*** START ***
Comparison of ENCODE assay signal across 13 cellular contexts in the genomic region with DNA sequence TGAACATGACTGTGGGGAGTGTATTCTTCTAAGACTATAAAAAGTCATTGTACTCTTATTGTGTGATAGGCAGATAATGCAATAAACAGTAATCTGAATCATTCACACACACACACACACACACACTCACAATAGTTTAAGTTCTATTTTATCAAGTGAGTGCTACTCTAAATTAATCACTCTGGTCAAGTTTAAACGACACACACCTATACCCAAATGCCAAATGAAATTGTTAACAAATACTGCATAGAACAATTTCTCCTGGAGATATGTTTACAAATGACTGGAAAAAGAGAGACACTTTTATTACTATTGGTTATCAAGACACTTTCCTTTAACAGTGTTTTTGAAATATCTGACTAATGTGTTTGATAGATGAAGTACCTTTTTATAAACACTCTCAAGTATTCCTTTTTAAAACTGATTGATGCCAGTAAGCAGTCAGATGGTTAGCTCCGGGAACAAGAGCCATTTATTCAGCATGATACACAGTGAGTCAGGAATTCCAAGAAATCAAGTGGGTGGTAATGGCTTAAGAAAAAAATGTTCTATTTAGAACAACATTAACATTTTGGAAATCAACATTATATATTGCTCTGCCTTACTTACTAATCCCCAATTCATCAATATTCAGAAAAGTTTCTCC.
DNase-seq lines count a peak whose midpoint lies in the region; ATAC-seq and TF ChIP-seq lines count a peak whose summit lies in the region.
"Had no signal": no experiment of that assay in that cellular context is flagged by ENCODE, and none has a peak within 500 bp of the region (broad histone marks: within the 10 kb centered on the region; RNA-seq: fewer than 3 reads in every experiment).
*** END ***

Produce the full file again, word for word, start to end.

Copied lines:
Comparison of ENCODE assay signal across 13 cellular contexts in the genomic region with DNA sequence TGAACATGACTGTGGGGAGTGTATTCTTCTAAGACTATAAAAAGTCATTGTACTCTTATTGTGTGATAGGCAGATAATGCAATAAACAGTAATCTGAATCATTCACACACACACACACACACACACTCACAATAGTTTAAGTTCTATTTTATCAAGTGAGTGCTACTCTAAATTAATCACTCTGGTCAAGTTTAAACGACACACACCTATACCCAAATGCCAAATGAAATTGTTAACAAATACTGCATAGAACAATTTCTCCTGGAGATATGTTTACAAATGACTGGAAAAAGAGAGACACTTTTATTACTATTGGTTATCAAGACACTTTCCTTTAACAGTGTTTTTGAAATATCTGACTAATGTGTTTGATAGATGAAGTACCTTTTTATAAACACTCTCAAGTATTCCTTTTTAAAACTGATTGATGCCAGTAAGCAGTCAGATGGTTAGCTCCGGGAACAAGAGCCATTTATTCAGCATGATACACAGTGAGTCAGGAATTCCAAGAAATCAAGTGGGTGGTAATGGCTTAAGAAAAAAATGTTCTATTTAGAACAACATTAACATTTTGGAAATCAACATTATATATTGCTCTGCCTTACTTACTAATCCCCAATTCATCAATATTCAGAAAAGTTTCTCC.
DNase-seq lines count a peak whose midpoint lies in the region; ATAC-seq and TF ChIP-seq lines count a peak whose summit lies in the region.
"Had no signal": no experiment of that assay in that cellular context is flagged by ENCODE, and none has a peak within 500 bp of the region (broad histone marks: within the 10 kb centered on the region; RNA-seq: fewer than 3 reads in every experiment).